5 ways of making-it-all-about-you in a healthy way
Posted Jan 19, 2019
We all have an image of a narcissist: Self-centered to the 10th degree; manipulation of relationships to be on top, to gain adoration; a grandiosity. At its core it is about you in world and the world is about you through a lens that is skewed, distorted.
Here’s the counter, the elements of what I’m calling healthy narcissism:
#1. Don’t worry so much about what others think of you
True narcissists do this yin-yang thing where they seem to not give a damn about what others think, while caring deeply what others think of them.
There’s that old adage, “In your 20’s you worry about what everyone thinks of you, in your 40’s you don’t care what anyone thinks of you, and in your 60’s you realize that no one thinks of you.” There’s truth in this, and narcissists seem to be stuck in their 20’s.
The healthy middle ground here is not caring what most people think of you, but caring a lot about what those close to you think about you: Not in terms of your achievements and garnering praise, but in caring whether they feel respected by you; feel safe enough to be honest, open, and intimate with you; feel that you sincerely care about their well-being.
#2: Don’t take things personally
Narcissists take everything personally because the world revolves around them. They are hyper-alert to any slight; they have a paranoid edge.
The healthy counter to this is one where you see others not as better or worse than you, but as equals — people, who like you, are struggling to run their lives the best they can. It’s about empathy.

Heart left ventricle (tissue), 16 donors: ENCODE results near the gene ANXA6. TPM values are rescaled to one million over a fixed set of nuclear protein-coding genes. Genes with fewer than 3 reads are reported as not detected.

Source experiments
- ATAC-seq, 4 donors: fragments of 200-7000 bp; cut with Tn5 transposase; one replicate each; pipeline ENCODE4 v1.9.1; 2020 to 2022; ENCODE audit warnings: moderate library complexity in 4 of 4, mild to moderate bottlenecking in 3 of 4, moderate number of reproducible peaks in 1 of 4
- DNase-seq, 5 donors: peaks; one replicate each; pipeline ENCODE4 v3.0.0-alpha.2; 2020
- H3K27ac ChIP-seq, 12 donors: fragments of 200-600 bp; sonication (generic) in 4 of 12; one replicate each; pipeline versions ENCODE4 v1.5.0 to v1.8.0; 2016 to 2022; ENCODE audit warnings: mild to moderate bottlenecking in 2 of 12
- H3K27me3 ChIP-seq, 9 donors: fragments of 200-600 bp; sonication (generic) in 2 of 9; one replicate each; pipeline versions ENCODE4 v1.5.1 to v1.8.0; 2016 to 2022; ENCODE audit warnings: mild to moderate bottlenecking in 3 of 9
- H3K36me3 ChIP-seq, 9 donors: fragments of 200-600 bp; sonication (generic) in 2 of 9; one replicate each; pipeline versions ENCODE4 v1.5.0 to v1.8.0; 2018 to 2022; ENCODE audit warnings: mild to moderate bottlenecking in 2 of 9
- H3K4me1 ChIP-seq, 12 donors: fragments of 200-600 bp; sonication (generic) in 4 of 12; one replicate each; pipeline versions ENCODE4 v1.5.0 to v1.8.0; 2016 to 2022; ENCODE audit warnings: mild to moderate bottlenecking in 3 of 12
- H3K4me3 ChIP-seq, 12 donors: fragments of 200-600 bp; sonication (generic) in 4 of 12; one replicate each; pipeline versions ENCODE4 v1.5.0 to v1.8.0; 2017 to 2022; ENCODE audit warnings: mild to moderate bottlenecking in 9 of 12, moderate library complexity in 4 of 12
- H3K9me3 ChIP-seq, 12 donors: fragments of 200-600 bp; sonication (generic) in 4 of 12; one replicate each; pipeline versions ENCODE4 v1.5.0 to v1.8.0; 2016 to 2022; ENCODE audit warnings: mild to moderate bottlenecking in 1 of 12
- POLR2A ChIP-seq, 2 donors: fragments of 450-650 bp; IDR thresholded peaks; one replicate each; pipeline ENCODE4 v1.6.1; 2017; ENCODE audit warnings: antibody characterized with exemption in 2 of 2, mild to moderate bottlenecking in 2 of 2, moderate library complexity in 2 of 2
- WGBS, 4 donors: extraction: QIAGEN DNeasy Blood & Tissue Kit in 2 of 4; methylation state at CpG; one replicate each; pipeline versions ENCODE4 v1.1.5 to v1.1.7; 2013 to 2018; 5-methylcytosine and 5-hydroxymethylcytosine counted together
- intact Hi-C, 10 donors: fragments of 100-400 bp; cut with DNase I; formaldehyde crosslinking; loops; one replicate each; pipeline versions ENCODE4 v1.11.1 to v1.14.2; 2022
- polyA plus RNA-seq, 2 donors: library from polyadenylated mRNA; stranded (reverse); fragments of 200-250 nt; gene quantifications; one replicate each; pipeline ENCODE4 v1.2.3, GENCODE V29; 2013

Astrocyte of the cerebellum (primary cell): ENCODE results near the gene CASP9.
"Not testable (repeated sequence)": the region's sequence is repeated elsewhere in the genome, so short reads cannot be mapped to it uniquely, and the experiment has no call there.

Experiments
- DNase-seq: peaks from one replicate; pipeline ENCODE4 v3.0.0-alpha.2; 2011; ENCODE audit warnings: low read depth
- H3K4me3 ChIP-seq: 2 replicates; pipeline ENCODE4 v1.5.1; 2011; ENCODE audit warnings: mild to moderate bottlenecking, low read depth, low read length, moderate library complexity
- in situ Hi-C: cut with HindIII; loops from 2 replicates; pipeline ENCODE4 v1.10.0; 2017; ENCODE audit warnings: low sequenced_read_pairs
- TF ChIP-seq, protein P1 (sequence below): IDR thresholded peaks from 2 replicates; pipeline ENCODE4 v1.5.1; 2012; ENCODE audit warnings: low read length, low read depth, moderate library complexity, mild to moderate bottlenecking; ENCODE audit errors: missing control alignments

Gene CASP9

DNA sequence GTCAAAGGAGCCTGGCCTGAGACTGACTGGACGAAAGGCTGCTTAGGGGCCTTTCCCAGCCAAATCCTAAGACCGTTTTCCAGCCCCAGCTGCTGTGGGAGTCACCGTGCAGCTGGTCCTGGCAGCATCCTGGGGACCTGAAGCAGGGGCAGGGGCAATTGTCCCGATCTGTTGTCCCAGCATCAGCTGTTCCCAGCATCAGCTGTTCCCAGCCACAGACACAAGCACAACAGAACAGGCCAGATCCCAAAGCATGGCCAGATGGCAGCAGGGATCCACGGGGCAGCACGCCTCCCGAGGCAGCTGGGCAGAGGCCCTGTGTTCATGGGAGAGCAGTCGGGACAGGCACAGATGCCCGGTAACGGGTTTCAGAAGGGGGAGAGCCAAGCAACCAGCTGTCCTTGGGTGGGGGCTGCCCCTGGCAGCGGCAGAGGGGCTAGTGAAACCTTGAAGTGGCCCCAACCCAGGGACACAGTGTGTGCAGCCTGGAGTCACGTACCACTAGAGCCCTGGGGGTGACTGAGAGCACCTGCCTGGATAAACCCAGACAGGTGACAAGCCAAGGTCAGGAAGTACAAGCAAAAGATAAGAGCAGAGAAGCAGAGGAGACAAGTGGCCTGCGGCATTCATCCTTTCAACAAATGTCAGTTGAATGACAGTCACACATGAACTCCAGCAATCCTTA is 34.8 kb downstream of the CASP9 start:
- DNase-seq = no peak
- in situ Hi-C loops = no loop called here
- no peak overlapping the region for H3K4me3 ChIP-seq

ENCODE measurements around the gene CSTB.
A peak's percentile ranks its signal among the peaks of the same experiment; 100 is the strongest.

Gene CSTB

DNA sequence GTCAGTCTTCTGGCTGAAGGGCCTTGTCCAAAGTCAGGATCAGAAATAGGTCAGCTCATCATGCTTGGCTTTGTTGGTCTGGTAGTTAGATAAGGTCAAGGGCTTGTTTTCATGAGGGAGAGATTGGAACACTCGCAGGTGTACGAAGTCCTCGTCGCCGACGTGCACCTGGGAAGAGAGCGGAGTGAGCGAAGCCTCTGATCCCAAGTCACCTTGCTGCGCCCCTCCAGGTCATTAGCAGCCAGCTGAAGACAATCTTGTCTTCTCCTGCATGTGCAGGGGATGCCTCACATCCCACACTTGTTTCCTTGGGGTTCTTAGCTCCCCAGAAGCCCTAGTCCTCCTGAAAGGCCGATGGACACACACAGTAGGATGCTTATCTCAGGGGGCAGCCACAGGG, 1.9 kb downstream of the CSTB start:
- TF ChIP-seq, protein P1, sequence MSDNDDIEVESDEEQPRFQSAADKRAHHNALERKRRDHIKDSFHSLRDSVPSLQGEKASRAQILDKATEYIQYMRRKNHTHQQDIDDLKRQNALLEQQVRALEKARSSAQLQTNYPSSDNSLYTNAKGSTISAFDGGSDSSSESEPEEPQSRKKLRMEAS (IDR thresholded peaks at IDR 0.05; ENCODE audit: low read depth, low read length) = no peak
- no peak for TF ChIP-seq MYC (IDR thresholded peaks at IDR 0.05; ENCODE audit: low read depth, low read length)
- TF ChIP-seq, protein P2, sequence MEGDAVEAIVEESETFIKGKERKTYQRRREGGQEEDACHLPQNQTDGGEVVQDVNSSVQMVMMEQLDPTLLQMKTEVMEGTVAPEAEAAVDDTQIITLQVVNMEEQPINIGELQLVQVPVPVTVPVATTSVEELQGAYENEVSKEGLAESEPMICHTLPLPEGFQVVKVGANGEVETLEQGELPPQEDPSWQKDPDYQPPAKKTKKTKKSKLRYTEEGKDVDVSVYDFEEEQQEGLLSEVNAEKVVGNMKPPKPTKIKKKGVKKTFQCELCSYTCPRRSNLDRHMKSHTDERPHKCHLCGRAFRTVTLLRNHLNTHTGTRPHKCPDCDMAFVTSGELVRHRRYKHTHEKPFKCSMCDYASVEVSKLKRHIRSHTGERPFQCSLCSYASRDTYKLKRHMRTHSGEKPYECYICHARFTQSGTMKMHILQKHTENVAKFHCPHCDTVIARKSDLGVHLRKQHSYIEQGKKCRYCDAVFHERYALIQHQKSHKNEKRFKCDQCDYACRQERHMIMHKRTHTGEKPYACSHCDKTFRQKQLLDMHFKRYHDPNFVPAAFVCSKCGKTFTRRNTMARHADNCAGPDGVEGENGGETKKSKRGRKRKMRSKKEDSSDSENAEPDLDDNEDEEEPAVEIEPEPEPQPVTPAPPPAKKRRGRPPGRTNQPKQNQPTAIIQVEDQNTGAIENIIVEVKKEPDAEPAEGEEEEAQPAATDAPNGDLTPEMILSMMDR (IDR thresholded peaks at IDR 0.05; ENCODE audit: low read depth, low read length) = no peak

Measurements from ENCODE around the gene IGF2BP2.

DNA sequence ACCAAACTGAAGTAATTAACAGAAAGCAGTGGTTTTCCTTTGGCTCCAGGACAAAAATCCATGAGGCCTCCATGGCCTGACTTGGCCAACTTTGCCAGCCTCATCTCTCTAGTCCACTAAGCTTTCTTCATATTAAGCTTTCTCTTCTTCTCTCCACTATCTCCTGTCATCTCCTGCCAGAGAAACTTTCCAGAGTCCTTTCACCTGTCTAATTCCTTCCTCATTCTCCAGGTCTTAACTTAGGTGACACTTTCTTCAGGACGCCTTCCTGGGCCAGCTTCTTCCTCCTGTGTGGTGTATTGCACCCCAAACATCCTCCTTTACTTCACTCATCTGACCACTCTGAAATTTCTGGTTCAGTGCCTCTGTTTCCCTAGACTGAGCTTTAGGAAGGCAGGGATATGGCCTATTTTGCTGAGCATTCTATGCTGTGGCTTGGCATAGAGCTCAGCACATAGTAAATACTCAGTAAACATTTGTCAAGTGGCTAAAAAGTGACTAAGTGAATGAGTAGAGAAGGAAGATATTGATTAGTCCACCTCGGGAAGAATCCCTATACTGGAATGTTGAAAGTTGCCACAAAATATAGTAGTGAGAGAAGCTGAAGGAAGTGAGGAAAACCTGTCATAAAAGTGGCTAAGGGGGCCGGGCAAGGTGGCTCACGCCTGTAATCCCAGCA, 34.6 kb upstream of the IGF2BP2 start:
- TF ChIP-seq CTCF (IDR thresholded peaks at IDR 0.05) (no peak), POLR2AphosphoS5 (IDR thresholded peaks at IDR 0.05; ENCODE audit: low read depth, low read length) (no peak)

#3: Focus on you
This is where narcissists get their reputation, by focusing on themselves and their impact on others all the time. The healthy version is focusing on you in the sense of putting your head down and running your own life based on your values, having a healthy vision of a life filled with your passions, priorities, goals. It’s about you deciding the kind of person that you want to be.
#4: Truly enjoy the company of others
The narcissistic enjoyment of others is only based on whether or not other people see me the way I see myself, about whether or not they give me the attention and praise that I deserve — i.e. they don’t really enjoy others unless it validates them.
While narcissists may be at the extreme end of self-centered, there are those who are at the opposite pole — those who are passive or who walk on eggshells. They are afraid of confrontation, are afraid to define and state their needs and wants, and so live their lives, paradoxically like narcissists, actually shaped by others.
The healthy antidote to the narcissistic side of this equation is to drop the manipulation and even expectations, and instead allow yourself to appreciate the person you are talking to for who she or they are, here and now, without thinking ahead to “How can I steer this conversation towards me.” The healthy approach for those who walk on eggshells is to step-up and be assertive about what you need and want.
#5: Take responsibility for your actions
Narcissists rarely take responsibility for their behaviors, but instead push back, deflect, blame others. The healthy approach is one where you accept responsibility for your decisions and actions, where you don’t see yourself as perpetual victim, where you apologize when you inadvertently hurt someone’s feelings.
But like #4 this doesn’t mean that you go the opposite end of the pole and grovel to others, assume that everything is your fault, constantly beat yourself up for making the mistake of getting others upset. Instead you reach the middle ground of admitting mistakes but holding firm to what is important to you.
Thinking about and looking out for you are part of good mental health: It’s about assertiveness, being focused, being proactive, in contrast to always accommodating others, being scattered, or endlessly reactive to everything that goes on around you.
The healthy middle ground is, once again, the middle ground.